Five more men have filed claims in bankruptcy court alleging that they were sexually abused as boys while attending Southland Catholic schools operated by the Irish Christian Brothers, according to a Chicago law firm that’s representing the men.
The firm — [[title]] — said it now represents 27 Chicago-area men alleging abuse by members of the order, which founded Brother Rice and Leo high schools on the Southwest Side as well as St. Laurence High School in Burbank.
The order filed for bankruptcy in April 2011, and Wednesday is the deadline for alleged victims of abuse to file claims in the case. Attorneys from firms around the country have claimed that the bankruptcy filing was an attempt by the Catholic order to shield assets and block the filing of new lawsuits.
The lawsuits filed against the Christian Brothers are on hold while the bankruptcy case proceeds. None of the 27 men represented by the Chicago law firm has a lawsuit against the order, Mark McKenna, a partner in the firm, said.
Three brothers who at one time worked in Chicago have been identified as sexual predators in lawsuits filed in other states, primarily Washington, where the Christian Brothers also ran schools and an orphanage — Brother Edward Courtney, Brother Robert Brouillette and Brother D.P. Ryan.
Claims filed late last week by the five additional men primarily allege abuse at the hands of Courtney, who taught at all three schools during the 1960s and 1970s, the law firm said. It alleges that Courtney was transferred from school to school due to complaints he was molesting children and was finally transferred to the order’s schools in Washington.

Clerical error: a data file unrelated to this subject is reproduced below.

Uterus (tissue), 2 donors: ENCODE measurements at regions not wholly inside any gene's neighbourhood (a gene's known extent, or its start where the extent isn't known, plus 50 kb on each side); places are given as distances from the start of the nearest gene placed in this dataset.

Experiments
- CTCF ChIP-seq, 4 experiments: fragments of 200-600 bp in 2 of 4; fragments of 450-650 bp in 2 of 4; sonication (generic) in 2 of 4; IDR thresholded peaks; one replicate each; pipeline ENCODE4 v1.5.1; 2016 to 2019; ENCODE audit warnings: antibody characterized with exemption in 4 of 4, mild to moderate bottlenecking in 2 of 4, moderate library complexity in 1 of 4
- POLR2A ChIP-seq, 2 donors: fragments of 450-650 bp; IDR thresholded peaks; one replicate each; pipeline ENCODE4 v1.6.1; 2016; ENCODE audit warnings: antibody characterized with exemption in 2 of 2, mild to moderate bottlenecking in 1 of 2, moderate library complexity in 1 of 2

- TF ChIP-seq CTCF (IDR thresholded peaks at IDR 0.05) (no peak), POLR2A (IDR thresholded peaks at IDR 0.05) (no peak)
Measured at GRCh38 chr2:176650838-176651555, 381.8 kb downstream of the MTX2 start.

As part of the Christian Brothers’ bankruptcy reorganization, letters were sent this spring to alumni of the three Chicago-area schools who attended the schools during years when known or alleged abusers were assigned there. The letters informed the alumni of the deadline to file claims.
It’s unclear at this point how [[title]], as well as other law firms representing alleged victims, will argue their claims. Unlike a civil trial, bankruptcy proceedings typically focus on doling out assets to creditors, either secured or unsecured. Unsecured creditors, such as the abuse victims, can wind up with little or nothing.
McKenna said it’s possible his firm’s clients may sue once the bankruptcy case is closed, unless Christian Brothers, as part of the bankruptcy case, establishes a fund to compensate victims.
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